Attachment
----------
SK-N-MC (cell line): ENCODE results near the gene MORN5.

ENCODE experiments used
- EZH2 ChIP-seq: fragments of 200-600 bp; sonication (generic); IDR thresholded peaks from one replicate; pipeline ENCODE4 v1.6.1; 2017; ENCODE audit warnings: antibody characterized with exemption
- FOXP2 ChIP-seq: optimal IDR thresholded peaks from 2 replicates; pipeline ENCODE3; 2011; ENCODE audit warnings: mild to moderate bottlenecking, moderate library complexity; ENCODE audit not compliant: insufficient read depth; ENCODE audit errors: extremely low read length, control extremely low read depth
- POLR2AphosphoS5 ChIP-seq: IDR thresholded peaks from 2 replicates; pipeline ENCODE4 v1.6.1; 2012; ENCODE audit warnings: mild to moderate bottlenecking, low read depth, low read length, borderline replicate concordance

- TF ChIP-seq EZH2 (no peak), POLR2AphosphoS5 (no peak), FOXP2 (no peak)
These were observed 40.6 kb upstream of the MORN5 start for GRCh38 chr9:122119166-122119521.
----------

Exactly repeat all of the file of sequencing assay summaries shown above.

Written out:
SK-N-MC (cell line): ENCODE results near the gene MORN5.

ENCODE experiments used
- EZH2 ChIP-seq: fragments of 200-600 bp; sonication (generic); IDR thresholded peaks from one replicate; pipeline ENCODE4 v1.6.1; 2017; ENCODE audit warnings: antibody characterized with exemption
- FOXP2 ChIP-seq: optimal IDR thresholded peaks from 2 replicates; pipeline ENCODE3; 2011; ENCODE audit warnings: mild to moderate bottlenecking, moderate library complexity; ENCODE audit not compliant: insufficient read depth; ENCODE audit errors: extremely low read length, control extremely low read depth
- POLR2AphosphoS5 ChIP-seq: IDR thresholded peaks from 2 replicates; pipeline ENCODE4 v1.6.1; 2012; ENCODE audit warnings: mild to moderate bottlenecking, low read depth, low read length, borderline replicate concordance

- TF ChIP-seq EZH2 (no peak), POLR2AphosphoS5 (no peak), FOXP2 (no peak)
These were observed 40.6 kb upstream of the MORN5 start for GRCh38 chr9:122119166-122119521.